Back in 1996, John Berglund had a dream. It took awhile for it fully take shape, but he soon decided that he was going to leave the corporate rat race behind to establish a perfumery on a Caribbean island. A Beach Less Traveled tells the decade-long story of all that it took for him to go from being an attorney in Minnesota to running Tijon, a small company in St. Martin that makes handcrafted custom fragrances.
Overall, his 272-page memoir is interesting, insightful, and inspiring. I really liked it and recommend it. I feel this book is 95% perfect. The one thing that I didn’t like about this book is that I felt there were a few things missing.
For example, he mentions in one chapter that as he and his wife Cyndi were getting ready to make this big, life-changing move, she was diagnosed with cancer. I can’t help but feel that his wife’s battle with cancer must have provided some interesting moments that a reader could relate to. Did they question their decision to make this move? Did they become more nervous about it or did they assume that if Cyndi can beat cancer they can beat anything? Did they react in the same way as a couple? If not, how did they work through it?
Those are, in my opinion, some interesting questions that would have made a great addition to the book. Unfortunately, we don’t know the answer because he didn’t write about them.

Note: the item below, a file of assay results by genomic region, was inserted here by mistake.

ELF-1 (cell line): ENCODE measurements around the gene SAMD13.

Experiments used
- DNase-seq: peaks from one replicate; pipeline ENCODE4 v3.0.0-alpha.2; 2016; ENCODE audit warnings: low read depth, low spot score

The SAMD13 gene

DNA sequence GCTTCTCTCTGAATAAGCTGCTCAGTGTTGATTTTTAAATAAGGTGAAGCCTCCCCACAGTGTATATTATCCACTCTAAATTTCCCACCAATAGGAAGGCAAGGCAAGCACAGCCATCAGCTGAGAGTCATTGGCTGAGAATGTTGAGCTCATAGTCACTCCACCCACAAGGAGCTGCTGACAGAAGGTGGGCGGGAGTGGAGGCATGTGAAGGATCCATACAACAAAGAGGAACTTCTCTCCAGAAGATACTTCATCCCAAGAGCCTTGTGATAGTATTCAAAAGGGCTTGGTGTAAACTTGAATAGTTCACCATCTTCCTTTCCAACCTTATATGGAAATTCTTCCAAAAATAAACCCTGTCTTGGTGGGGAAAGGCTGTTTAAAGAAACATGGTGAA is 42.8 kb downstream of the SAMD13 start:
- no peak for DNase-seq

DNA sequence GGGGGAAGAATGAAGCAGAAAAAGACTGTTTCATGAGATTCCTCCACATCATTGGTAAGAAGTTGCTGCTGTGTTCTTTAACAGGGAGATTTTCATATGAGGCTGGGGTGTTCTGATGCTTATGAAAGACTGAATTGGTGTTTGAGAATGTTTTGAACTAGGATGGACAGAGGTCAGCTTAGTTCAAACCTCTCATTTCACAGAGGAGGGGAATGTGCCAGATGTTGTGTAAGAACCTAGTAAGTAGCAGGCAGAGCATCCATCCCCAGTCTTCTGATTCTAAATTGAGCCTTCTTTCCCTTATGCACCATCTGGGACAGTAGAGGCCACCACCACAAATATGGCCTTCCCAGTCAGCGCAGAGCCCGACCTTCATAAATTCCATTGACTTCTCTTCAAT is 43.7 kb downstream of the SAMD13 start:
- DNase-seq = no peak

He did spend a few pages discussing perfume bottles. That was an interesting segment. Still, I couldn’t help feeling that his wife’s battle with cancer would have been a more interesting read than the perfume bottles.
Again, though, I loved A Beach Less Traveled. Everything that was included was masterfully written. It left me with a strong desire to visit St. Martin just so that I could see the beaches he describes, spend a few days living the life he wrote about, and shop in the couple’s store.
I loved the anecdotes in this book because each one revealed a snippet of what life was like when you follow a dream that might not make sense to others. There was a conversation with the immigration agent who was shocked that someone would go from the United States to St. Martin. There were several tales of what it was like dealing with legal issues surrounding opening a business in a foreign land, which was quite powerful coming from an American lawyer.
What I most love about A Beach Less Traveled is how it leaves the reader with a sense that if one follows a dream, even a dream that everyone else says is crazy, then there is still a decent chance that it will work out in spite of all the challenges that one will encounter along the way. I feel that this is well worth reading just for that.Powered by Sidelines